UNM Settled Former Resident’s Sexual Assault Lawsuit for $800,000

AP: Doctors Keep Medical Licenses Despite Sexual Abuse Claims

Details have been released on the amount the University of New Mexico (UNM) agreed to pay to settle claims by a former medical resident. The doctor alleged that the school retaliated against her and fired her after reporting she had been sexually assaulted by a fellow doctor.

UNM paid Dr. Cynthia Herald $800,000 before closing arguments in a trial late last year, reports the Albuquerque Journal. The agreement was signed in January, but details of the agreement were not released due to a state law.

In a 2011 lawsuit, Herald said she was raped in June 2009 by a post-doctoral fellow and anesthesiologist at UNM. Herald claimed campus officials “discouraged” her from reporting the alleged sexual assault to law enforcement to uphold the school’s reputation, reports The Miami Herald.

The lawsuit also claimed the school failed to conduct an investigation into the alleged sexual assault and unlawfully terminated Herald for reporting it.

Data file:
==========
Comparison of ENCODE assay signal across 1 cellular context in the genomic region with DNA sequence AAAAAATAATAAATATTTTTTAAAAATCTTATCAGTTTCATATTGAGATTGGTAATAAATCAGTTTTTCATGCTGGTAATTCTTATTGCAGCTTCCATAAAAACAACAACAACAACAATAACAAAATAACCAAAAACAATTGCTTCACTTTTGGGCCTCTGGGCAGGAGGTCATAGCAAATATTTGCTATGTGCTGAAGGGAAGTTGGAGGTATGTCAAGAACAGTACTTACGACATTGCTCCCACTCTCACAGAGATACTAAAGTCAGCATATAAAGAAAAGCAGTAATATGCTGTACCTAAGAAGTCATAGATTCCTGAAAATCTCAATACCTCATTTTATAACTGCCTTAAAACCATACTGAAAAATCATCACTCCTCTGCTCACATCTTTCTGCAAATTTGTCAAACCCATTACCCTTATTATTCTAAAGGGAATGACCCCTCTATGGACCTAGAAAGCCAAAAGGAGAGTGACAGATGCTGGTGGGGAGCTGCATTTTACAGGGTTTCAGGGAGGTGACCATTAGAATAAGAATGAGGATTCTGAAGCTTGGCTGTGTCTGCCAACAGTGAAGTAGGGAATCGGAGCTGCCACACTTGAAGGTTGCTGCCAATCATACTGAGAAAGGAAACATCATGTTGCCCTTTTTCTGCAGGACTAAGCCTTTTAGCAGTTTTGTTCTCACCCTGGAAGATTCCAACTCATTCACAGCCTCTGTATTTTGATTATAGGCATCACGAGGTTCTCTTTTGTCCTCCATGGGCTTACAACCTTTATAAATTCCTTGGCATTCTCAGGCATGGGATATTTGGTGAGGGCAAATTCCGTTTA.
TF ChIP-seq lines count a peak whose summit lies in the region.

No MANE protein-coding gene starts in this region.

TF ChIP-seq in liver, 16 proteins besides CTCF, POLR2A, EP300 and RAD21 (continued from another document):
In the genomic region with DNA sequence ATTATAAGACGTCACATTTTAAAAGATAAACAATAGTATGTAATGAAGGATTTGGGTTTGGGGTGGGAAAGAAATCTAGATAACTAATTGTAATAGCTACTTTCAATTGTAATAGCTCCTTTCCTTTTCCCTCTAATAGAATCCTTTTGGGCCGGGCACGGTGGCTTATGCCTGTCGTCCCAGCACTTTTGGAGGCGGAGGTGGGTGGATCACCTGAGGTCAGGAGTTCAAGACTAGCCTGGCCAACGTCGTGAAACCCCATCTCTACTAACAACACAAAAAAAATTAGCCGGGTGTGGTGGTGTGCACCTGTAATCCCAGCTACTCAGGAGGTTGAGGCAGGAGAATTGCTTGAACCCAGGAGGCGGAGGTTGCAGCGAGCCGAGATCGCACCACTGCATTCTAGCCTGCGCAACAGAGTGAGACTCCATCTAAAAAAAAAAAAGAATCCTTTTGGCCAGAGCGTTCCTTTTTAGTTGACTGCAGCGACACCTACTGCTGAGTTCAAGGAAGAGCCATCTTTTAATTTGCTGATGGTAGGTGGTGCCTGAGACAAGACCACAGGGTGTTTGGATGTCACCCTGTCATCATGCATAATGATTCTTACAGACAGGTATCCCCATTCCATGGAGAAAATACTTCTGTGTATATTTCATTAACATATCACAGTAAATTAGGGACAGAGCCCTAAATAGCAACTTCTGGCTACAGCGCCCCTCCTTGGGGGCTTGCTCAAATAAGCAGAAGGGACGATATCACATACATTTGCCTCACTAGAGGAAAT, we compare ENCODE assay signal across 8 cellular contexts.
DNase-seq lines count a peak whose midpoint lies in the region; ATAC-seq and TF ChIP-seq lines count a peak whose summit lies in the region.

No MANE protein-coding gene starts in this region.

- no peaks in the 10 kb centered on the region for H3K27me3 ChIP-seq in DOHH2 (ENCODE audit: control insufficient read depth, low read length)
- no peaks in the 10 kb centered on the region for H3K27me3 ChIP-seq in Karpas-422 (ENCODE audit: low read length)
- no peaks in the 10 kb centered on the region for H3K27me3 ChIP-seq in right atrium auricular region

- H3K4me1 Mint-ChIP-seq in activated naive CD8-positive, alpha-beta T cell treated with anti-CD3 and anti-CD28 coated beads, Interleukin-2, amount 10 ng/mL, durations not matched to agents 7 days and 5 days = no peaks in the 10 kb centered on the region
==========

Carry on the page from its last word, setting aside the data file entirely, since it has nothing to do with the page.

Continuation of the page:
The case was thrown out in 2013 but was reinstated on appeal in 2015 where the New Mexico Supreme Court sided with Herald.

Sexual Assault Settlement Payments Came from Several Sources

In the settlement, UNM denied any wrong doing. The school paid $775,000 of the settlement with the state paying the remainder. UNM covered its portion with funds from the office of Chancellor Paul Roth ($475,000) and the anesthesiology department ($300,000), reports the Albuquerque Journal.

Last November, just after the school and Herald had come to the agreement, UNM Anesthesiology Chair Dr. Hugh Martin told employees that they would not be receiving bonuses because of the settlement.

“I regret to inform the faculty that due to the recent legal settlement with the former dismissed problem resident, Cyndi Herald, that the Department had to reallocate the monies I had planned to use for a retention bonus to pay the settlement legal costs to Ms. Herald/Attorney Lisa Curtis,” Martin said in an email sent to his employees.

Plaintiff Claims Martin’s Comments Breached Confidentiality Agreement

Herald’s attorney Lisa Curtis says Martin’s email was an “attack” on her client and she plans to sue the university for defamation. She also says it was a breach of the confidential settlement and an attempt to further silence Herald.

“Who would report that they’ve been raped to the university when their innocent colleagues’ bonuses are going to be removed if they report? When will UNM start to believe the victims of sexual violence instead of punishing?” says Curtis.

Curtis says Herald’s alleged attacker was never investigated and is now an anesthesiologist in Austin, Texas.

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